Are ethical principles relative to time and place? A Star Wars perspective on the Alder Hey affairBMJ 2002; 325 doi: https://doi.org/10.1136/bmj.325.7378.1493 (Published 21 December 2002) Cite this as: BMJ 2002;325:1493
- Kim D Arcus, research assistant ([email protected])a,
- Anthony S Kessel, directorb
- a Program for Policy Decision-Making, Centre for Health Economics and Policy Analysis, McMaster University, Hamilton, ON, Canada L8N 3Z5,
- b International Programme for Ethics, Public Health and Human Rights, London School of Hygiene and Tropical Medicine, London WC1E7HT
- Correspondence to: K D Arcus
The problems at Alder Hey Hospital around how, when, and why parents'consent should be sought for research on their dead children's tissues has raised some old philosophical questions. In particular, to what degree can practices be morally defended on the grounds of context? To help shed light on this, Kim D Arcus and Anthony S Kessel went to a different time and place and requested help from a galaxy far, far away—from Dr Luke Skywalker and his mentor, Obi-Wan Kenobi
Dr Luke Skywalker: Obi, I need some advice.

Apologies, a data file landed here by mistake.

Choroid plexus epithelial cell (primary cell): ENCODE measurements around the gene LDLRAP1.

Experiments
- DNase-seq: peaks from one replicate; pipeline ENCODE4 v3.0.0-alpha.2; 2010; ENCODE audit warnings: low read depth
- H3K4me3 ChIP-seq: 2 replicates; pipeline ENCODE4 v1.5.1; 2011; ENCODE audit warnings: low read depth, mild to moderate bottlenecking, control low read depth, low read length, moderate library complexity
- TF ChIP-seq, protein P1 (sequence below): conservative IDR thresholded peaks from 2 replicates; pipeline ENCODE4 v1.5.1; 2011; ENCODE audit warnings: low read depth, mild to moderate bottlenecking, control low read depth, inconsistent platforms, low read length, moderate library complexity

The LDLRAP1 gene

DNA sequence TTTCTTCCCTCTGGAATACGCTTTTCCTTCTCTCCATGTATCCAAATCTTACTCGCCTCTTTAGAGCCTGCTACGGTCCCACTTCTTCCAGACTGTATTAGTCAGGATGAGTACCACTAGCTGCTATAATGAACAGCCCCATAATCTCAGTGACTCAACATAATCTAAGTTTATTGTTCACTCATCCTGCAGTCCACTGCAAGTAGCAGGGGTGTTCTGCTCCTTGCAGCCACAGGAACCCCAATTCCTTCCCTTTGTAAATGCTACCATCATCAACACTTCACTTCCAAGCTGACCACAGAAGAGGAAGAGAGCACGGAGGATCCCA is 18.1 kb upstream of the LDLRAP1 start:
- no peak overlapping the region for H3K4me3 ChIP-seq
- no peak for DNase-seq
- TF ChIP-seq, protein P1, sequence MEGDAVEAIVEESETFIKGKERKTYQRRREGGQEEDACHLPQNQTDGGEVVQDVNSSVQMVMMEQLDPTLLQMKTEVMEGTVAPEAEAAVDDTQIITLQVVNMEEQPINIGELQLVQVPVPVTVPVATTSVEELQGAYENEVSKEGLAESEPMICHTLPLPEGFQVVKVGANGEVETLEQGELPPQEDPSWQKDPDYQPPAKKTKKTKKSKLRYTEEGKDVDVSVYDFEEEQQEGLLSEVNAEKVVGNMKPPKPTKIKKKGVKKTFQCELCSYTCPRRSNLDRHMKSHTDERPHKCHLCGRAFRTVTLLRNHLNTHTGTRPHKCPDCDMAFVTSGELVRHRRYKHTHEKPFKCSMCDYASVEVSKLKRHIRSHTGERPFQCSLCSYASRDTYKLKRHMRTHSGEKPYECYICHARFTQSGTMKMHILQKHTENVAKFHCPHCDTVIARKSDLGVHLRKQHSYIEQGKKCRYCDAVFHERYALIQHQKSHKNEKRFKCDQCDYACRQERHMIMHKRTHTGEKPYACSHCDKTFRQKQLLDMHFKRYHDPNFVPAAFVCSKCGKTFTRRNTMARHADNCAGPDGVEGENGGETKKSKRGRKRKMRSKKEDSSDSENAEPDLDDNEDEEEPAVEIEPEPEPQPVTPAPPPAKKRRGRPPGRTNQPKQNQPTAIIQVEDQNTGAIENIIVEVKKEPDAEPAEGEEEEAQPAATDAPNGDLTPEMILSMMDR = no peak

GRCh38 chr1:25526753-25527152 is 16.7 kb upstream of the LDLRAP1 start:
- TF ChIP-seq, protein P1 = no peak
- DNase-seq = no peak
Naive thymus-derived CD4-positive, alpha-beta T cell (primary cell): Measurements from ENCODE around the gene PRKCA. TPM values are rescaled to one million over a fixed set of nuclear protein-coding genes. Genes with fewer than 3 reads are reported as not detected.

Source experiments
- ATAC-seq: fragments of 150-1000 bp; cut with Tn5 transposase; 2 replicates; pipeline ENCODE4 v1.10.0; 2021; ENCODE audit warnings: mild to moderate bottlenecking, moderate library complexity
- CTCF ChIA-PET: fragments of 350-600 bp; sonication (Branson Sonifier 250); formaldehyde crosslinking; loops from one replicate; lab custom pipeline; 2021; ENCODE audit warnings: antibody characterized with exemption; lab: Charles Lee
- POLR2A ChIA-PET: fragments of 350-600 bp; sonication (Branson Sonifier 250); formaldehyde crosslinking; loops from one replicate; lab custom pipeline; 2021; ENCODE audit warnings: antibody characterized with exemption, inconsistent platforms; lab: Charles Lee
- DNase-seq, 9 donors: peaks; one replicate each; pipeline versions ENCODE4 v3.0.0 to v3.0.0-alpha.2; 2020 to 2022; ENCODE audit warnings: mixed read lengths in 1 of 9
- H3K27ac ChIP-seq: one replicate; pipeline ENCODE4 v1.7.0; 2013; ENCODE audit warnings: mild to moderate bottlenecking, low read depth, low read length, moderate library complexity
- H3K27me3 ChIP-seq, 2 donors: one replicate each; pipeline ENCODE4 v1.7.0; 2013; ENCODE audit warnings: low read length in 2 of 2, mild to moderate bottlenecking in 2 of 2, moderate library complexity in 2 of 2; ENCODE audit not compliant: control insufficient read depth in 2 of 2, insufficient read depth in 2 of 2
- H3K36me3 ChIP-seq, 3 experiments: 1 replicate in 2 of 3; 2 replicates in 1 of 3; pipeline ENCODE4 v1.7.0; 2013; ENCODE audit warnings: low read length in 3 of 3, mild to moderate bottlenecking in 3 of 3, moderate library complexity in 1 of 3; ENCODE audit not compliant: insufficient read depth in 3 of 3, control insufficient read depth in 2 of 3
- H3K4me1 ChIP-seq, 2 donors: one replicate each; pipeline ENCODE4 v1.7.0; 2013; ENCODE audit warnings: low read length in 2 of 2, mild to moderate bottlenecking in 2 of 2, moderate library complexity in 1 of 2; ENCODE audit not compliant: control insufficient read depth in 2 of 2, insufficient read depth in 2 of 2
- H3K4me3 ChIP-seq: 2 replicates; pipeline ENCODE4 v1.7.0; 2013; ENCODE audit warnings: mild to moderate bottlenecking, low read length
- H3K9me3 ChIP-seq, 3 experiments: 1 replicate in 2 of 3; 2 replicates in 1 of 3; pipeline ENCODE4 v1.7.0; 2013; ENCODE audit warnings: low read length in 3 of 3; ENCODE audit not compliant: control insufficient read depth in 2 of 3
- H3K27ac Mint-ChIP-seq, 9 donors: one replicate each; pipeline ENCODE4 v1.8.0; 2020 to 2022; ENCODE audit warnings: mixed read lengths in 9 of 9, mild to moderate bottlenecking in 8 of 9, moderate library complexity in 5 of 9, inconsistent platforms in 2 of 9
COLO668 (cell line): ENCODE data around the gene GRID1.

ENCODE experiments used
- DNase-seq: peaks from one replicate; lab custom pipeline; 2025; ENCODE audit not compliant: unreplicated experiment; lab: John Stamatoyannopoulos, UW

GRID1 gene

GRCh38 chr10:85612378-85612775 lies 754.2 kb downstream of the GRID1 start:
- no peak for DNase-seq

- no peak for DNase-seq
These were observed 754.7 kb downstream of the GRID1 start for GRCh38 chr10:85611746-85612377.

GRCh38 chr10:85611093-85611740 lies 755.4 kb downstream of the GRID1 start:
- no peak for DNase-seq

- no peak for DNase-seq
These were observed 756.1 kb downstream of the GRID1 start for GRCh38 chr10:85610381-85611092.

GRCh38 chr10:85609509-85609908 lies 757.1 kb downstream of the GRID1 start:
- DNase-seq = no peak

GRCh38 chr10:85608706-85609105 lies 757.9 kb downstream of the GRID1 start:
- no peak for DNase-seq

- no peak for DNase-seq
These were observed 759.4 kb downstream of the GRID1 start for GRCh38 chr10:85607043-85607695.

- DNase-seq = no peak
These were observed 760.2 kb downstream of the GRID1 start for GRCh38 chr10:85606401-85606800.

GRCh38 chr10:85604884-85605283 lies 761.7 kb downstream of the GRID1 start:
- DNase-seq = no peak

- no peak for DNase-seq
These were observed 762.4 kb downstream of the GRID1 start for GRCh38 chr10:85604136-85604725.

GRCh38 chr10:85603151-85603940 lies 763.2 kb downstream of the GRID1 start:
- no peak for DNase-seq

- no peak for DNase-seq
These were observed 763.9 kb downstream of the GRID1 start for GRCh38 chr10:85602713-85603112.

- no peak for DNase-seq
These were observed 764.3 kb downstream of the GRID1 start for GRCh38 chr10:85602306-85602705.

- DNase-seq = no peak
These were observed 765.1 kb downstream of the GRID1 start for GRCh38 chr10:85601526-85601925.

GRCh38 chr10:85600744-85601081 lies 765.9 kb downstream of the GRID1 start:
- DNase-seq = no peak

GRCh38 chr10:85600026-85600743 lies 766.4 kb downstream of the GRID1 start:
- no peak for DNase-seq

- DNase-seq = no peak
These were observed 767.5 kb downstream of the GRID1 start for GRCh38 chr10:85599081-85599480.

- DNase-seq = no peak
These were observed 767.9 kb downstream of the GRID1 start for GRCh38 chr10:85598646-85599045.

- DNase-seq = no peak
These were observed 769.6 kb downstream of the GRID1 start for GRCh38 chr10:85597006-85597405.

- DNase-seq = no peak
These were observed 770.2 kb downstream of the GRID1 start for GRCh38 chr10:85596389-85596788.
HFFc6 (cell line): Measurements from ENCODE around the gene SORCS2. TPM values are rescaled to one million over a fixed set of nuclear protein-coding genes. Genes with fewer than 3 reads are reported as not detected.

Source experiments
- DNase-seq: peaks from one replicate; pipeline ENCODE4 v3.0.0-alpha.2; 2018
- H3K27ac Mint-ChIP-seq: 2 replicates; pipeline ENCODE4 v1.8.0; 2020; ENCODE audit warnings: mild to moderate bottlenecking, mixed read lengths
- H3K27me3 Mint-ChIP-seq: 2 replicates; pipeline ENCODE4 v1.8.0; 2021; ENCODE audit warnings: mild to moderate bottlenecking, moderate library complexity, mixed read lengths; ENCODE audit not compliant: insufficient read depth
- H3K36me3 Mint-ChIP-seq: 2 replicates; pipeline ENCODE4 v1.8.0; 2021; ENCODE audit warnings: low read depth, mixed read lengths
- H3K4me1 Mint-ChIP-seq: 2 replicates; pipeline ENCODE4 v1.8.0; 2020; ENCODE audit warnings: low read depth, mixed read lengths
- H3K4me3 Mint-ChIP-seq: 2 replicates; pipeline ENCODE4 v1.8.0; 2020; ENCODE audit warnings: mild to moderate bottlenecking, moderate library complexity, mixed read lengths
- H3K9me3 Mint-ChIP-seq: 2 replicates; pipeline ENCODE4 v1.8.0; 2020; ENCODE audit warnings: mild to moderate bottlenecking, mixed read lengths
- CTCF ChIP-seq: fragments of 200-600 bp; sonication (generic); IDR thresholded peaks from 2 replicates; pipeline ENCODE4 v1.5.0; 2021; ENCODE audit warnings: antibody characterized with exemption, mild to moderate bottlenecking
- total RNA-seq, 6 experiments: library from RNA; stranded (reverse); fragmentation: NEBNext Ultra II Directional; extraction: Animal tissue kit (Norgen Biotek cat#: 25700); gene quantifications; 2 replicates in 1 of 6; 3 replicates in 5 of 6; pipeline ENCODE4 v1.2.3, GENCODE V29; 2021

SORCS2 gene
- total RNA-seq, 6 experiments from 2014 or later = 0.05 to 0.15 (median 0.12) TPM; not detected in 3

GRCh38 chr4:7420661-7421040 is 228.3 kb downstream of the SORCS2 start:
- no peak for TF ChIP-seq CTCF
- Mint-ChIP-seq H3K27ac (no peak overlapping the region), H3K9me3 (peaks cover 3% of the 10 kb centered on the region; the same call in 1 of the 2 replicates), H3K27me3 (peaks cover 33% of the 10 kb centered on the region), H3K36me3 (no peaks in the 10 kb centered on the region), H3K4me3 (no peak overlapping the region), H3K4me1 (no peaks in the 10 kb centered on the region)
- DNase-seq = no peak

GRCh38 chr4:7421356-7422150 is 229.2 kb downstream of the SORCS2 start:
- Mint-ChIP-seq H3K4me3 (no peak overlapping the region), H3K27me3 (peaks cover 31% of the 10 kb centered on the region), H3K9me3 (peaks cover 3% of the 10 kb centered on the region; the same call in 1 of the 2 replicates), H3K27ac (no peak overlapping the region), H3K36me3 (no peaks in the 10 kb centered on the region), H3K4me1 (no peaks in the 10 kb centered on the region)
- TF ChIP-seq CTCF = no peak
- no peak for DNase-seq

Obi-Wan Kenobi: Ahhh, you only see old Obi when you need advice these days, huh?
Dr Luke: Obi, you know the Force is a delicate balance. Now, let me explain my scenario. Occasionally organs and tissues from babies and fetuses are retained after postmortem examination for research and education. Current practice is to obtain informed consent to retain them, but 10 to 20 years ago this wasn't commonplace. Recently in England some of these organs were kept at some pathology laboratories without consent—such as at Alder Hey Hospital. 1 2 Parents feel they were misled into thinking that they were burying their deceased children intact, whereas in fact some organs and tissues were missing. From the pathologists' point of view, this old paternalistic approach was warranted in the interest of avoiding parental distress and generating benefit to society through research and training. The way I see it, this is a matter of context, and politicians and the media have exaggerated the issue of consent out of proportion. Paternalistic actions of yesteryear are being judged by today's ethical standards. Surely ethical principles change and are relative to time and place?
“An awareness of moral relativism, utilitarianism, Kantian ethics, and biomedical ethics will help.”
Obi: Mmmm. You can look at this difficult problem from several perspectives; the parents' and pathologists' are just two. However, a look through …
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